On our way home, Peyton asked me if she could ask a question.  “Mommy, am I a plain tree or a fruity tree?”  At 6 years old, she was able to understand what the pastor meant in the difference between the two.  It shaped a beautiful conversation that ended with Peyton reminding herself that as a Christian she should always want to be the fruity tree and talk to her friends about Jesus.

To have the faith of a child, right?!

We sometimes think that being fruitful in our Christian life is difficult.  And don’t get me wrong.  It’s hard to handle things like patience and long-suffering.  It’s scary to talk to a random stranger about God and who He sent as a sacrifice on our behalf.  It’s demanding to think that we must die to self daily.  But isn’t that we’re meant to do?

In Colossians 1:10, Paul writes to the people and says he is constantly praying for them so that they will be filled with the knowledge of His will, “so that you will walk in a manner worthy of the Lord, to please Him in all respects, bearing fruit in every good work and increasing in the knowledge of God.”

I believe that if we came to God with the faith of a child, innocently wanting to just be a fruity tree for Him rather than a plain one, we would recognize we can trust God to help us be that fruity tree.  We aren’t meant to become fruit bearers by doing it on our own.  With faithful study and meditation on God’s Word, we can know that we are meant to lean on Him as well as walk with Him as we flourish and produce the fruit. 

That’s the beauty of having a relationship with Him!  We don’t have to be scared because we aren’t doing it alone.  We produce the fruit as a faithful child of the King!

How about you, dear friends?  Tell me, do you long to be a fruity tree for the Kingdom of God?!  Share with us in the comments below.

~Erin

Your Biblical Arsenal

From the time my children were little, they were taught gun safety.  They are aware of the ways in which to handle and carry a gun.  They know how to load and shoot guns, as well.  It was important as their parent for Chris to teach them how to use and take care of guns responsibly.

While I don’t believe in a “zombie apocalypse,” it HAS been the running joke for years that we need to have protection, know how to defend ourselves in the event of an attack and what an arsenal would look like in a situation like that. 

This makes me think of our own personal Biblical arsenal.  The Bible is the sword of the Spirit.  It is the part of the Armor of God that allows protection against the devil’s schemes and attacks against us.  It is to be used at all times!  A biblical arsenal can be a book of scripture or your actual Bible that you have with you.  Maybe you have a notebook that you’ve written some verses down in or a Bible study book that you keep handy.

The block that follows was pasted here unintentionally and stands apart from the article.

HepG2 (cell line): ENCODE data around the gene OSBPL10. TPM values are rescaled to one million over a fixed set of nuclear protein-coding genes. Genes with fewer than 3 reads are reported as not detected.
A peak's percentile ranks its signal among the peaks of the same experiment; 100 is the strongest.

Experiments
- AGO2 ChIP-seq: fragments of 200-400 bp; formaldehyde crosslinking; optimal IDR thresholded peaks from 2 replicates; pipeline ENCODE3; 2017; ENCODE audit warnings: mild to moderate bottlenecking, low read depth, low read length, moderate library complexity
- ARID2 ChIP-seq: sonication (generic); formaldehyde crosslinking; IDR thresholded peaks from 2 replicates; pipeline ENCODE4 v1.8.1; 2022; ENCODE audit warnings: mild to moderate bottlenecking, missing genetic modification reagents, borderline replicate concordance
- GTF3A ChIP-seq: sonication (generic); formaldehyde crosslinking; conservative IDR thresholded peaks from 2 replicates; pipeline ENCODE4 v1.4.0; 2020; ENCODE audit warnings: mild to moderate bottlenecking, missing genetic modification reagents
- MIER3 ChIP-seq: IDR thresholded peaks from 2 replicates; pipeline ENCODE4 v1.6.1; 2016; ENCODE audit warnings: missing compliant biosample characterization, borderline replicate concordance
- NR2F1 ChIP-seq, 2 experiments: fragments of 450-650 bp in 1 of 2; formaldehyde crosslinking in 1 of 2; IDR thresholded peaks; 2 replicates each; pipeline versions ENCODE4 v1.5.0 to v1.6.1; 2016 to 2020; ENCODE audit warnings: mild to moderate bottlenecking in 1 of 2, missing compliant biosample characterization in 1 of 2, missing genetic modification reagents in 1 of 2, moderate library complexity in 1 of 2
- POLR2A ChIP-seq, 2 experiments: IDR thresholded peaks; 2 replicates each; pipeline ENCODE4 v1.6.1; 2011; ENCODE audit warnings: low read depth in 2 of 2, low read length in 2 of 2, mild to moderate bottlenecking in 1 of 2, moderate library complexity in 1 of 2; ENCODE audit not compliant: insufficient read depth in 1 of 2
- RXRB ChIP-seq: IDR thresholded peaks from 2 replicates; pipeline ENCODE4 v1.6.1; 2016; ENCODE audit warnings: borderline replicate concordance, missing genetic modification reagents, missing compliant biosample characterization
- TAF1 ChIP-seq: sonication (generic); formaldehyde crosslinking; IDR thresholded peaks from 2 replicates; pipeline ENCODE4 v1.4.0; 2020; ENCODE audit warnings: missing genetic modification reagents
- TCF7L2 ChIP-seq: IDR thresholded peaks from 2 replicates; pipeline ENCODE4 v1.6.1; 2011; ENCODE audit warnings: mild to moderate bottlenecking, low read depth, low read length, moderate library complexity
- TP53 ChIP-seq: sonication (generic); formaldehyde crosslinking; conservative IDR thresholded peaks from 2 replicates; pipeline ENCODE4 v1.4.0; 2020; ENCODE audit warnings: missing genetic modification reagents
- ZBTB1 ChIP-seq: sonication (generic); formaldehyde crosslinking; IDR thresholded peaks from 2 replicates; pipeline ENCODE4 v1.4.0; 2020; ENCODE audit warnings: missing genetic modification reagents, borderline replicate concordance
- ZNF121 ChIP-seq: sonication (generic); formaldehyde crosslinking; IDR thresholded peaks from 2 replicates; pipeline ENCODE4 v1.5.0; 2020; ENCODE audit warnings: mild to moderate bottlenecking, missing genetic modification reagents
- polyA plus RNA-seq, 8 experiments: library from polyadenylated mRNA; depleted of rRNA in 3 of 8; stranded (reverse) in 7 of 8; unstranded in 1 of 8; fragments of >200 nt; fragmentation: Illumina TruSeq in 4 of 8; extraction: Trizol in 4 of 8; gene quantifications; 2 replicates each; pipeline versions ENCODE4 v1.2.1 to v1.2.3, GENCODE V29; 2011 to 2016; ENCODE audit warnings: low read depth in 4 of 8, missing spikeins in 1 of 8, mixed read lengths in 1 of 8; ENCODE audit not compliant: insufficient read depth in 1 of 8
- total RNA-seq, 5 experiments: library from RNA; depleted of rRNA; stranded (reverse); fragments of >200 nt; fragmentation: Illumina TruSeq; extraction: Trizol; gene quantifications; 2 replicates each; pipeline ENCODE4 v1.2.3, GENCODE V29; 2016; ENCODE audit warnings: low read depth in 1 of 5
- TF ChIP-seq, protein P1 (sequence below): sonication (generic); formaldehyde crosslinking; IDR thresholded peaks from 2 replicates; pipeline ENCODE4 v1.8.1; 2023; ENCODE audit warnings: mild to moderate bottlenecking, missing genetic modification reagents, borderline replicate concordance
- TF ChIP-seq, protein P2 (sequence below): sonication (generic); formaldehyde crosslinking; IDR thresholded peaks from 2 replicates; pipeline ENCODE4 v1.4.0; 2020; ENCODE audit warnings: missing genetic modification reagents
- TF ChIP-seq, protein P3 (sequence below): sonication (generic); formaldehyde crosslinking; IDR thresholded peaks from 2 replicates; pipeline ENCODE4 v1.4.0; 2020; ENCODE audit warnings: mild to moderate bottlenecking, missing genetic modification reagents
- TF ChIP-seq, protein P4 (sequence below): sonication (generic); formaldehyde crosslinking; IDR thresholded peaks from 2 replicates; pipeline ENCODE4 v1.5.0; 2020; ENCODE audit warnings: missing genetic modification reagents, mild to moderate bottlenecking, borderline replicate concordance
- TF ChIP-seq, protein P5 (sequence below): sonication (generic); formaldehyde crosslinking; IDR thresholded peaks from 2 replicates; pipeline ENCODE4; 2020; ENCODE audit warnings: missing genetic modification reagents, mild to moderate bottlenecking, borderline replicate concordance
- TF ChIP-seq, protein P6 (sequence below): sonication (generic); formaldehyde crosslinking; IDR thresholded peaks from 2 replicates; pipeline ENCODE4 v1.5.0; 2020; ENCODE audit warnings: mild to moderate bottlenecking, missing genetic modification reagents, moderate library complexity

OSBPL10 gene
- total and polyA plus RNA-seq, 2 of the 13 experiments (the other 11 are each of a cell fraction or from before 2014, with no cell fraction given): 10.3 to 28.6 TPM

Many verses in the Bible speak to knowing scripture and having scripture handy as a necessity.

This book of the Law shall not depart from your mouth, but you shall meditate on it day and night, so that you may be careful to do according to all that is written in it; for then you will make your way prosperous, and then you will achieve success.” –Joshua 1:8

“I have treasured Your word in my heart, so that I may not sin against you.” –Psalm 119:11

“The Law of his God is in his heart; his steps do not slip.” –Psalm 37:31

“Let the word of Christ dwell in you richly, teaching and admonishing one another in all wisdom, singing psalms and hymns and spiritual songs, with thankfulness in your hearts to God.” –Colossians 3:16

I know that I write a LOT about knowing scripture.  I do this twofold. 

The first, because I know how important it is to have a Biblical arsenal handy in times of struggle, attacks, and trials.  I can’t stress enough how calming it feels when a verse that you’ve memorized or read dozens of times pops into your head courtesy of the Holy Spirit during a time of need.  It’s comforting.  It feels like confidence.  It feels as if you’re not alone.  It also opens up the opportunity to take a moment to pray and thank God for the arsenal He’s given.

The second, because I need the reminder even now.  And I know I’m not the only one that needs this reminder.  It’s work to look up and learn verses.  But it’s work that isn’t regretted. 

When you are struggling to find joy in your day and the Holy Spirit lays on your heart Philippians 4:4, “Rejoice in the Lord always; again I will say, rejoice!” it allows for a moment to reflect and give praise to our Father.  It allows a change of direction in our attitude.  When we feel the attack of the devil, perhaps one of the verses you’ve got in your arsenal is “Go away, Satan!  For it is written: ‘You shall worship the Lord your God, and serve Him only,’” Matthew 4:10, the words of Jesus to Satan.